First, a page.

|14 Oct 2010||#1|
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Battery Backup Systems Or UPS - 2 Batteries - In Series Circuit - Bad?
Hello. I have a question about battery backup systems or UPS where now they have a sealed pack of 2 numbers of batteries as 1 battery.
I know that having a second battery will increase either voltage or capacity, depending on how they are wired. Hooked
up in series will increase the voltage, so if a battery is 12V, then your will have a 24V system or unit. Parallel wiring will increase the capacity and thus run-time.
Now, if the the 2 connected batteries ARE tied together as one unit, and the batteries ARE wired in a "SERIES" circuit, HOW CAN 24 volts ANYWAY improve run-time versus 12 volts? (BECAUSE THAT IS HOW I AM FINDING THEY ARE WIRED -- IN "SERIES"; IT DOESN'T MAKE ANY SENSE.) Can it provide ANY positive effect to run-time? Doesn't it REALLY NEED to be wired in PARALLEL in order to increase run-time?
|My System Specs|
|15 Oct 2010||#2|
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I have come to a conclusion after reading and speaking to people. There is no difference between the different circuit runtimes. I was failing to see that both series and parallel circuits have the runtimes when converting from DC to AC. I was getting hung up on the differences between volts and ampere effect on runtime. However during runtimes, I found that the cells discharge twice as fast alone in a parallel circuit to get the same amount of amps at 120 volt output (required for AC) than a series circuit. However, comparing total runtime to discharge between a parallel and series circut -- they would be the same total runtime.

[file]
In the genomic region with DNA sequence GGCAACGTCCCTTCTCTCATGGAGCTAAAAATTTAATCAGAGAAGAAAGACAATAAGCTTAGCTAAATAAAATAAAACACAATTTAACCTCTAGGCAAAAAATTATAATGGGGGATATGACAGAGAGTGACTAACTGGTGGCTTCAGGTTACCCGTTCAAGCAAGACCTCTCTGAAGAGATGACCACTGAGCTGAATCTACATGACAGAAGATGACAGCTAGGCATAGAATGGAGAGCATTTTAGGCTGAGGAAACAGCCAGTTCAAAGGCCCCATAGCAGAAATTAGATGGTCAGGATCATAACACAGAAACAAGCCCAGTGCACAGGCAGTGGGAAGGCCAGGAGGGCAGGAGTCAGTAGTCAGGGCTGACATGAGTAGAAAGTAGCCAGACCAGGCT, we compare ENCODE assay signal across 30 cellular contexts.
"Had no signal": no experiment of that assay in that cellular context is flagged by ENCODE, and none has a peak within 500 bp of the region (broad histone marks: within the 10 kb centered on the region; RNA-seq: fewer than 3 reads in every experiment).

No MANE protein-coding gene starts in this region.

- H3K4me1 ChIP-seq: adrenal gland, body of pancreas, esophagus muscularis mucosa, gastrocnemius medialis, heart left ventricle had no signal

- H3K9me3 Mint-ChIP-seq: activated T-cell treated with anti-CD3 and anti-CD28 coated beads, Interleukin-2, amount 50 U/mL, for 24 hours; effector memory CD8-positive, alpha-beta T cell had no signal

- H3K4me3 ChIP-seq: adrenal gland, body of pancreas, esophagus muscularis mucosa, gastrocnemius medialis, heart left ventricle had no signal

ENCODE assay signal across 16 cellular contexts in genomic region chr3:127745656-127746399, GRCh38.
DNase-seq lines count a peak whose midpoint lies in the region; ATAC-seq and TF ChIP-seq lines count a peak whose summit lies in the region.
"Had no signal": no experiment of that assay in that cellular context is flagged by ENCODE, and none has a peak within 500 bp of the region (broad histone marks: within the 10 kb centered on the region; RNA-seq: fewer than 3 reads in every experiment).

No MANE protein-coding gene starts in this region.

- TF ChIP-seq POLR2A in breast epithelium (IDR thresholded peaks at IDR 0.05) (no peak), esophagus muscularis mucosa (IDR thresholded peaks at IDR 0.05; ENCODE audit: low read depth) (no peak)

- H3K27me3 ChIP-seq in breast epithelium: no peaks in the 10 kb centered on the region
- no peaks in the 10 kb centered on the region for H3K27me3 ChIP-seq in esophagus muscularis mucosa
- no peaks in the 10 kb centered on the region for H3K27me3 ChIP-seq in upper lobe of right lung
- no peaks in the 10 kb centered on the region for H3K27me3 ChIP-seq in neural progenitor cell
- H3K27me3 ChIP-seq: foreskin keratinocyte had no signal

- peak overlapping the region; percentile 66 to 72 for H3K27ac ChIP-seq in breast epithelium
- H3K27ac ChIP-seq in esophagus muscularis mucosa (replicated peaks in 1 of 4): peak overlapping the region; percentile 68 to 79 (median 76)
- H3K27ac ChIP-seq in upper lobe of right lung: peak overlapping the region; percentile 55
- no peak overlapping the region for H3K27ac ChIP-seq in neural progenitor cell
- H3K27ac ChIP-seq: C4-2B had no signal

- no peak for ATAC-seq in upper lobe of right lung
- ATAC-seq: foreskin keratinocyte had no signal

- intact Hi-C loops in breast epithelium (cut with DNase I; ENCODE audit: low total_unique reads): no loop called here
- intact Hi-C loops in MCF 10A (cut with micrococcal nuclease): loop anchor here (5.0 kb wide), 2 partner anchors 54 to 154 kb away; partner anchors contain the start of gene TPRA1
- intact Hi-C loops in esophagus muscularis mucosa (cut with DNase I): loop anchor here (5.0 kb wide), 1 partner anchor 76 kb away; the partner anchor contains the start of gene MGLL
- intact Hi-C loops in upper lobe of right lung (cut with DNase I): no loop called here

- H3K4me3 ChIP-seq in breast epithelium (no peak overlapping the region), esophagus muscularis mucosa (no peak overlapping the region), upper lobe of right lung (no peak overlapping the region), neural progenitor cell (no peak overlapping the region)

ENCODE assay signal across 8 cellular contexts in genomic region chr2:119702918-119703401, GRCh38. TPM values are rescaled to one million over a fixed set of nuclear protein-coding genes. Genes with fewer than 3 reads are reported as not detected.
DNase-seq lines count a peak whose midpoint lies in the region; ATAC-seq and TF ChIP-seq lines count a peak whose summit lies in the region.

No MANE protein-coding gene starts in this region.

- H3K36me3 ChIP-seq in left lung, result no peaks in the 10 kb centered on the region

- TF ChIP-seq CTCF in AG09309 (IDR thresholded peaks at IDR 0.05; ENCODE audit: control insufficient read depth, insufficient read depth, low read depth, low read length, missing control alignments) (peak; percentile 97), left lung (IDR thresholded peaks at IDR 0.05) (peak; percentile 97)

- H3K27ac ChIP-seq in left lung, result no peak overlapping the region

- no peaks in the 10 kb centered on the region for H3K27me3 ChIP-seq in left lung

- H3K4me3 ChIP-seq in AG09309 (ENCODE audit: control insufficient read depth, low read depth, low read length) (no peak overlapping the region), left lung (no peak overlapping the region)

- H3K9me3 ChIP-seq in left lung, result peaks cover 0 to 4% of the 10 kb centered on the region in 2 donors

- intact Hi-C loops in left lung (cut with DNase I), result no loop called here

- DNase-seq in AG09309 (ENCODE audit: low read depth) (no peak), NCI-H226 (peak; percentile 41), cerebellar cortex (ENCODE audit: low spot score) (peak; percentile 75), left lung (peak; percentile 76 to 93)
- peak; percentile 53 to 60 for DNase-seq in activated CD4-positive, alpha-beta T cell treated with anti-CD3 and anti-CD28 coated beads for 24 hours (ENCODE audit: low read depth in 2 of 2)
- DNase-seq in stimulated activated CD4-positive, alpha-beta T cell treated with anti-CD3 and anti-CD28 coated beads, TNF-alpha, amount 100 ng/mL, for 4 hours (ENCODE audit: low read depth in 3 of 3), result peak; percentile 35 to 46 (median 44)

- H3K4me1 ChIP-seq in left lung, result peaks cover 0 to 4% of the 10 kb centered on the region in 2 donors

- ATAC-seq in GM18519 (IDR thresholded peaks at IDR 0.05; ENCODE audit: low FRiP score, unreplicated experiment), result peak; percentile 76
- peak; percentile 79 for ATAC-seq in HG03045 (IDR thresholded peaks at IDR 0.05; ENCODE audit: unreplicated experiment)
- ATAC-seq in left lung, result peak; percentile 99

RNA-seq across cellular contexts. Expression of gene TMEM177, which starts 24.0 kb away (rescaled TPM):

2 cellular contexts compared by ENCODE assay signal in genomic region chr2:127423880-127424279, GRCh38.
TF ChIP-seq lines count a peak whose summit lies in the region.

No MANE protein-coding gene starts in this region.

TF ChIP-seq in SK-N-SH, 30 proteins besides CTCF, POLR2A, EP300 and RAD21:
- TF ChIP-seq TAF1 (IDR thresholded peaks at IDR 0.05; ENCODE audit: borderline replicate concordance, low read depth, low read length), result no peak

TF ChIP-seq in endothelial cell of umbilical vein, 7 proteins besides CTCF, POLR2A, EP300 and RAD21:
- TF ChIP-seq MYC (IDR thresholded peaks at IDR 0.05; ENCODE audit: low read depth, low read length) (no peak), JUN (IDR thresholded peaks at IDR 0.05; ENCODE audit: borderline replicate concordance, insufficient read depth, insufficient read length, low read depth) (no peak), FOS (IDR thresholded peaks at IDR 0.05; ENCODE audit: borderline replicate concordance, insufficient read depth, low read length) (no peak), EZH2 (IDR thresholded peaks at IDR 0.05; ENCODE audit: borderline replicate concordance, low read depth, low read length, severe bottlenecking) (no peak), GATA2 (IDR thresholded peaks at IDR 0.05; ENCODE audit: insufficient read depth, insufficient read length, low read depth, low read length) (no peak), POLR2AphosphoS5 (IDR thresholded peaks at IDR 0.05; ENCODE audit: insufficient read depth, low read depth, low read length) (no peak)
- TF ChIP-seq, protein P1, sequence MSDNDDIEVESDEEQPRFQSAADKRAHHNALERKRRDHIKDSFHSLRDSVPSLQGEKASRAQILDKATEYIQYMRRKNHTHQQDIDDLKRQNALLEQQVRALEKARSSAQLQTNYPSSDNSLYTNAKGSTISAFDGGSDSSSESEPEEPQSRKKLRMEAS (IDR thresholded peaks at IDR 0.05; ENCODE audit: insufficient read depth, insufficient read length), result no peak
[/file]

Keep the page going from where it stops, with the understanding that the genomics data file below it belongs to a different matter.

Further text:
So there are two factors that I failed to realize: 1. There is an inverse realtionship between amps (flow or volume of current) and volts (pressure or strength of a flow or volume of current). So if I am trying to evaluate one or the other measurements because of this inverse relationship there, there was never any constant for me to do so since they are opposing each other -- so it cannot be done. 2. I was converting from DC to AC current (What happens in a UPS during power loss.) so there was a constant I had to relate to household voltage (120 volts) -- both kinds of circuits have to be in agreement when the constant is nominal house voltage (AC need to power your compoents for power loss. Being that the AC is what is end energy being used (1 amp at 120 volts), both kinds of circuits have to produce the same total power. Either way you would get the same 120 volt run time.
This required some research and thinking!!!
You need to draw 10 amps from a 12 volt system to get 1 amp at 120 volts. You need to draw 5 amps from a 24 volt system to get 1 amp at 120 volts.
|My System Specs|
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